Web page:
Hiking boots are a great choice for dry, rocky climates like we have here in Colorado. Even in dry climates, we are constantly seeking water to splash in, rivers to cross, or encountering snow in higher elevations so the biggest benefit of hiking boots is that they are waterproof. I don’t think there is any point in buying a non-waterproof hiking boot. Just don’t do it. Below are my favorite waterproof hiking shoes for kids. I like these options because of the “mid” ankle height. The higher the ankles are in hiking boots, the less chance of water or snow getting into the kid’s socks. However, if you go too high they are impossible for kids to put on themselves. These are also relatively light so they don’t throw the balance off for lightweight hikers.
The Merrell Moab FST Mid Waterproof Hiking Boot is breathable, lightweight, mid-height, and flexible. These are the boots that my daughter has now that she’s advanced to laces. These come in size 11 through size 7 and therefore are a great option for the “bigger” little kids.
The Merrell Moab Speed Low A/C Waterproof Shoes is the equivalent to the above option but for the “littler” little kids as it has an easy velcro strap. These are typically our kids’ “first hiking boots” as my 5 year old has these this season and my daughter had these last season. These boots are breathable, lightweight, mid-height, and flexible.
The Keen Targhee Mid Waterproof Hiking Boot is sturdy and breathable. They are not as light (or breathable in my opinion) as the Merrell Moab boot, but they are easier to put on as they have a bungee cord lace. These come in smaller sizes ranging all the way from an 8 kids through a 7 big kid size.
BEST HIKING TRAIL RUNNER FOR KIDS
There is much debate on hiking boots versus trail runners. We used to be a divided household, until I moved over to the trail runner side for my own personal hiking shoe. I hike in a La Sportiva Bushido II GTX trail runner. The benefit to trail runners is that they are lighter weight, are more versatile (can be worn from the playground to the trail) and are usually more comfortable than the traditional hiking boot.
For kids’ trail runners, the Salomon XA Pro 3D Trail-Running Shoe is a waterproof, lightweight, flexible running shoe with great traction for hiking. They are easy for kids to put on with a single pull lacing system and are built to last. These shoes come in size 13 to 6.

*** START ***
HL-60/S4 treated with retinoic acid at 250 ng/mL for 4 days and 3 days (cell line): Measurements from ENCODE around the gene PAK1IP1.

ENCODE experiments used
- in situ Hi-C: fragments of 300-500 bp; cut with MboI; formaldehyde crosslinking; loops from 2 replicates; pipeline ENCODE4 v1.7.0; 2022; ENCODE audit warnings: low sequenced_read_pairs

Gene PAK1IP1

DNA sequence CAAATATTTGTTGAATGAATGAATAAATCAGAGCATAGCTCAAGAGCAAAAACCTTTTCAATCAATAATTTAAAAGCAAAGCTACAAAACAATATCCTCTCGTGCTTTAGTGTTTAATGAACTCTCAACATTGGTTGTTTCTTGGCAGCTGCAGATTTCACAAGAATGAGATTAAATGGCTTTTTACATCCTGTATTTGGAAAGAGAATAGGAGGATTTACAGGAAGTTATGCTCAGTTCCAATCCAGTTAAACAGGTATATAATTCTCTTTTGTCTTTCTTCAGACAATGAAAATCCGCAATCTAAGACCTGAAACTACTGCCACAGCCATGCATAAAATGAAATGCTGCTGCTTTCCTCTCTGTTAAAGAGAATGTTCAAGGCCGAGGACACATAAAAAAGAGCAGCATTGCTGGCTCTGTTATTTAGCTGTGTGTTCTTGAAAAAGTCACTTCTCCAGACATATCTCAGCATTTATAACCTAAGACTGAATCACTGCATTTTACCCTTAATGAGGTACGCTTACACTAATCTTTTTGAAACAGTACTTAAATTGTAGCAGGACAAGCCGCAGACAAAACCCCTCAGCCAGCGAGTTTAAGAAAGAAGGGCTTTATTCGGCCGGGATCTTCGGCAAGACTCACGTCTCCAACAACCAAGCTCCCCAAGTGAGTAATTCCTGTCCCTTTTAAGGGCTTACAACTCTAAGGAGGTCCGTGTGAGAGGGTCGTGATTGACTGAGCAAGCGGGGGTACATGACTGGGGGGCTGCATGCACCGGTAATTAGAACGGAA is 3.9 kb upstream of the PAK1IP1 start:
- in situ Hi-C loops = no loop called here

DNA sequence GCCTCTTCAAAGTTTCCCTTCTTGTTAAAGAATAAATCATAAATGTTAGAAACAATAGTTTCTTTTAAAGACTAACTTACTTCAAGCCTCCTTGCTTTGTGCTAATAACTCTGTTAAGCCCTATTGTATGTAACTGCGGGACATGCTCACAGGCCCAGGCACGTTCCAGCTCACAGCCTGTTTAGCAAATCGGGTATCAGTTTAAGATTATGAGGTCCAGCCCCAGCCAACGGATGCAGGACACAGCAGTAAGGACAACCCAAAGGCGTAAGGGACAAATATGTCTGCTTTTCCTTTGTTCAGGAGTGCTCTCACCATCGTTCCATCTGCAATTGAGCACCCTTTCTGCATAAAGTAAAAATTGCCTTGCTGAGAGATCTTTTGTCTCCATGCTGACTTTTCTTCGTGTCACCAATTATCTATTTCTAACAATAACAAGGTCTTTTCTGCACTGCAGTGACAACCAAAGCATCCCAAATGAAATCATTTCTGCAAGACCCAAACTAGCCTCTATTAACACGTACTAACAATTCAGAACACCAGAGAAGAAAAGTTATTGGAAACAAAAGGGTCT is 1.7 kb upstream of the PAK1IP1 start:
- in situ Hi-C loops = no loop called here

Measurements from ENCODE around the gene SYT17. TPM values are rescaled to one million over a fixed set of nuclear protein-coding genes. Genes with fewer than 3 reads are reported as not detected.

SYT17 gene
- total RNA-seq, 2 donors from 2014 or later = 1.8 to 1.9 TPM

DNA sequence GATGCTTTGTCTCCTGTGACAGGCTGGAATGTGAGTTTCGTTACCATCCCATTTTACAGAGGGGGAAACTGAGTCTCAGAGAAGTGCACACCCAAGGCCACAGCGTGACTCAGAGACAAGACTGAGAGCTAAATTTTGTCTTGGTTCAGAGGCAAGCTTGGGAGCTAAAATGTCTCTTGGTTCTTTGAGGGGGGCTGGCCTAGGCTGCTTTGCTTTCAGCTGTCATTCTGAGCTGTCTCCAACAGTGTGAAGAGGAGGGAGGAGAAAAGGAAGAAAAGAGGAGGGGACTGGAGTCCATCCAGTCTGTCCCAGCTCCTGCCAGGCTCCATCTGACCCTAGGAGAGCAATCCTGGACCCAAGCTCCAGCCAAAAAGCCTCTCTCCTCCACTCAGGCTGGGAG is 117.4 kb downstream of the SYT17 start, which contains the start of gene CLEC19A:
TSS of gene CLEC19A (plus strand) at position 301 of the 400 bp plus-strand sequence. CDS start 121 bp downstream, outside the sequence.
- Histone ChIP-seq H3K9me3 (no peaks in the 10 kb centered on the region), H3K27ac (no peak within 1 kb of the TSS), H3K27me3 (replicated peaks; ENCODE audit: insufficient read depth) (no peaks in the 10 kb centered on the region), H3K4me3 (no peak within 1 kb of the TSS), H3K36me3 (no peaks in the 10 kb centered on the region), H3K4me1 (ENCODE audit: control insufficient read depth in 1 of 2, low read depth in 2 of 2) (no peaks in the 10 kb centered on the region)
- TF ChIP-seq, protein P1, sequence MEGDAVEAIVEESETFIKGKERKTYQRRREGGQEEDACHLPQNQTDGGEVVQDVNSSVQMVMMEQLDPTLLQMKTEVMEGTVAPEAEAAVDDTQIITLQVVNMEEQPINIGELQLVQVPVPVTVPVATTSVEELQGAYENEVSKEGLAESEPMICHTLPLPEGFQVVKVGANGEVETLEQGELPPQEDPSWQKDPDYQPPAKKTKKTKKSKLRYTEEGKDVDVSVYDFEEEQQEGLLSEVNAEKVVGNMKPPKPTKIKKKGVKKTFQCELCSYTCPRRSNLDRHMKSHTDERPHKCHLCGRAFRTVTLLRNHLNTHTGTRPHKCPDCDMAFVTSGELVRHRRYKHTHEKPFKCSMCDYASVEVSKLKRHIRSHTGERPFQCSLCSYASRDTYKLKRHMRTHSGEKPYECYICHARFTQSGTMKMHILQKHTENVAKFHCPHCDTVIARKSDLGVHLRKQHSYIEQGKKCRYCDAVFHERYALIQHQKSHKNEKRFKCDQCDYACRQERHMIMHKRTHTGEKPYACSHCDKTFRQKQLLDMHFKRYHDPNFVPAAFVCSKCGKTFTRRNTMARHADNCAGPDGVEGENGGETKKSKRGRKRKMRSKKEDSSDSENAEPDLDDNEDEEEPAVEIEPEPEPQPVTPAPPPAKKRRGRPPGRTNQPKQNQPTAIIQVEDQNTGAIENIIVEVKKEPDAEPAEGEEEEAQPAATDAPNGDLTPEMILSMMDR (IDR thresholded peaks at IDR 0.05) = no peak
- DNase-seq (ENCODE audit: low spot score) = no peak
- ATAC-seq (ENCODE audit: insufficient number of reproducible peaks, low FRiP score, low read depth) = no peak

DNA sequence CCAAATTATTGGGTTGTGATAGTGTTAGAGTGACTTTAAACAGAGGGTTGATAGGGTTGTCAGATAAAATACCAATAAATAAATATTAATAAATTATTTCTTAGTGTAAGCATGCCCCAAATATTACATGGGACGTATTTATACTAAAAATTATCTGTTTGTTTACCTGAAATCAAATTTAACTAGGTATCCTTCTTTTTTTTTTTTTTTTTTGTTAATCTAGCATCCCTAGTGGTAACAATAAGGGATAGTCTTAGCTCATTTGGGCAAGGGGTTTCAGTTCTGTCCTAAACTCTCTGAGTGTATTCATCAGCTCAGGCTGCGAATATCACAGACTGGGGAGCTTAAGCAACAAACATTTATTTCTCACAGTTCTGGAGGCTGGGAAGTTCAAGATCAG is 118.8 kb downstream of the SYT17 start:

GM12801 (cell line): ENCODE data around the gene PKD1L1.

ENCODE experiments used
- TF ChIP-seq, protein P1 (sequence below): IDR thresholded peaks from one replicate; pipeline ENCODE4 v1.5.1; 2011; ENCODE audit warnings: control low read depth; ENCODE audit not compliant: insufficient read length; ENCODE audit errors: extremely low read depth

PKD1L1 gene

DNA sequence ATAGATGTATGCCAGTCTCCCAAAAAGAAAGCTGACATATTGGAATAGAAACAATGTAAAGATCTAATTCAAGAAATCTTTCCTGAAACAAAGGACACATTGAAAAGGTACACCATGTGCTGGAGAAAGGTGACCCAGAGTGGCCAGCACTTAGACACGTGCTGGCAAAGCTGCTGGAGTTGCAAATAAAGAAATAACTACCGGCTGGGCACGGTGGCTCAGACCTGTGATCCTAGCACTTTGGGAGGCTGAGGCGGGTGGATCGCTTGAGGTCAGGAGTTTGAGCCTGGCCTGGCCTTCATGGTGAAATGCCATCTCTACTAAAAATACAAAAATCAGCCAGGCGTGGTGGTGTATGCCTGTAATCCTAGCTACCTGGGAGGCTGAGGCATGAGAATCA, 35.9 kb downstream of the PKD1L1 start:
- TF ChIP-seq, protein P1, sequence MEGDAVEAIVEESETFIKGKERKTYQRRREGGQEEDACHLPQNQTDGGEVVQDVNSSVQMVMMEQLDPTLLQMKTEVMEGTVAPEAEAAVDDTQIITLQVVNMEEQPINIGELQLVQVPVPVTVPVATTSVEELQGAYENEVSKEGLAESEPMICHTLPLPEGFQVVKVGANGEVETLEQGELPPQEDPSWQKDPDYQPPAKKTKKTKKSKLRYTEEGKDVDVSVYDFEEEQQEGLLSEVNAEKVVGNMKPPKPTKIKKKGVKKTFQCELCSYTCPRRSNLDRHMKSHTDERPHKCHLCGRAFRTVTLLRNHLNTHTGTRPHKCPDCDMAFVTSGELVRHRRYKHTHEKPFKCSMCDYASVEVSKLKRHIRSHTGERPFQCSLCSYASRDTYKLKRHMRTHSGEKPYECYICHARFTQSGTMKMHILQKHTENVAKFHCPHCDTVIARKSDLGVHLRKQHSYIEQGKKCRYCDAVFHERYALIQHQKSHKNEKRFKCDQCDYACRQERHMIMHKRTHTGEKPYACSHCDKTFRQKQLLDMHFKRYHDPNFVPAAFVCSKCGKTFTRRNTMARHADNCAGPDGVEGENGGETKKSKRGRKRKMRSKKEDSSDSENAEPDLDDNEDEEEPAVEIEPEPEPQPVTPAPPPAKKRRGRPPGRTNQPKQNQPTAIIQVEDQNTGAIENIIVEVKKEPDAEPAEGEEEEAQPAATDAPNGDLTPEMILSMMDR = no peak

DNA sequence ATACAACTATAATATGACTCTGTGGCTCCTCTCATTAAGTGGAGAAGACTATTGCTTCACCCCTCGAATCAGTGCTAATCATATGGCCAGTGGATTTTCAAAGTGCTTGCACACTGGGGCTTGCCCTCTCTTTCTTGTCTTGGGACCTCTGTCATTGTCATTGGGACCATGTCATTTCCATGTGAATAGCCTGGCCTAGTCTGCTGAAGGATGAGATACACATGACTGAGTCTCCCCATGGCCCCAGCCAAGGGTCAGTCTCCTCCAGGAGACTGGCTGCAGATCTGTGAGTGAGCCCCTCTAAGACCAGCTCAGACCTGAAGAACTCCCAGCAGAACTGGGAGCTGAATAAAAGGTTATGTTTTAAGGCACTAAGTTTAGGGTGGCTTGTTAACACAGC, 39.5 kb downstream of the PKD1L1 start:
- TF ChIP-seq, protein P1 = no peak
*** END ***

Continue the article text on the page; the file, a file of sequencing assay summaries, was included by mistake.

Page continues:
BEST HIKING SANDALS FOR KIDS
Hiking sandals are a great option for summer hikes. I personally have started hiking in my Chacos more this summer, so I am valuing the hiking sandal more than I used to. For a hiking sandal for kids, I am not as big on the Chaco because it’s not as easy to get on or adjust the sizing, and the toe is not protected. I look for a sturdy sole with a closed toe that won’t trap too much sand or rocks.
The KEEN Newport H2 Sandal is our go-to hiking sandal. It protects the toes, is lightweight, can get wet, and is easy to put in with a bungie lace and a Velcro strap. These are great hiking shoes for toddlers all the way to big kids and are versatile from a park day to a trail day. If you live in warmer temperatures and you can only get one hiking shoes, this is the shoe I recommend. It will get much more use than a traditional hiking boot. Plus, when you hike to a lake like this one, you can be the one to venture out on the log without worrying about your shoes getting wet!
The Bogs Neo-Classic Boot is a sturdy but lightweight rainboot that is insulated so unlike the cheaper ones above, they can double for snow boots. I prefer Bogs over the stylish Hunter rainboots because they are more breathable, flexible, and easier to get on. The holes on the side for kids to use to pull on are actually genius!
I have linked all REI links here because they have a great return policy and you may find that the fit is not right for your child. It’s also super beneficial to go into your local REI to try on shoes and climb around on their shoe testing rocks. No matter what shoes you choose, have fun and be safe on the trails! If you are looking for more gear recommendations, you can check out What to Pack for a Hike With Kids for a peak at what’s in our backpack. Happy hiking!